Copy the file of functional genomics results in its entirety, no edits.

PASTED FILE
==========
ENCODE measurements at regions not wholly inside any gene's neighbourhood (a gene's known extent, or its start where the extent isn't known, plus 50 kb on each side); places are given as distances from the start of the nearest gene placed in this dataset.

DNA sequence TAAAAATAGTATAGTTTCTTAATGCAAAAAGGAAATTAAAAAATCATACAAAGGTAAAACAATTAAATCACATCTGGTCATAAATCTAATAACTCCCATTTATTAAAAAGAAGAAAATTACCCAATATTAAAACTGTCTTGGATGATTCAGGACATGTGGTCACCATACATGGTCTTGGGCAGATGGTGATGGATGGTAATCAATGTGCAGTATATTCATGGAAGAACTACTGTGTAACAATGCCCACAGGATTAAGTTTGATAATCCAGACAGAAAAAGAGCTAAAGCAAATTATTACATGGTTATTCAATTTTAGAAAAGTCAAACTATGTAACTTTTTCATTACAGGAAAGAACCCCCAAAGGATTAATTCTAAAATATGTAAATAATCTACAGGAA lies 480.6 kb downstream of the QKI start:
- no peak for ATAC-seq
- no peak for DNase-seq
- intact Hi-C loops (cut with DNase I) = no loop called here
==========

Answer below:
ENCODE measurements at regions not wholly inside any gene's neighbourhood (a gene's known extent, or its start where the extent isn't known, plus 50 kb on each side); places are given as distances from the start of the nearest gene placed in this dataset.

DNA sequence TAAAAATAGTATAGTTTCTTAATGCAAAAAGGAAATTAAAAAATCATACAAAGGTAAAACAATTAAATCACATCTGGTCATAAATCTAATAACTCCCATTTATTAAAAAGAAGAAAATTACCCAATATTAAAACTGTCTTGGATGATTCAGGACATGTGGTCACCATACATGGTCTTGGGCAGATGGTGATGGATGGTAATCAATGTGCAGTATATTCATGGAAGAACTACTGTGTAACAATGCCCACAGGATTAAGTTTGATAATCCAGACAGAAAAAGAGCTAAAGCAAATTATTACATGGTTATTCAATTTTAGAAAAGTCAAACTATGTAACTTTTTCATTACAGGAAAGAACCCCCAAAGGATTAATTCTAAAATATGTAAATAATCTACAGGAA lies 480.6 kb downstream of the QKI start:
- no peak for ATAC-seq
- no peak for DNase-seq
- intact Hi-C loops (cut with DNase I) = no loop called here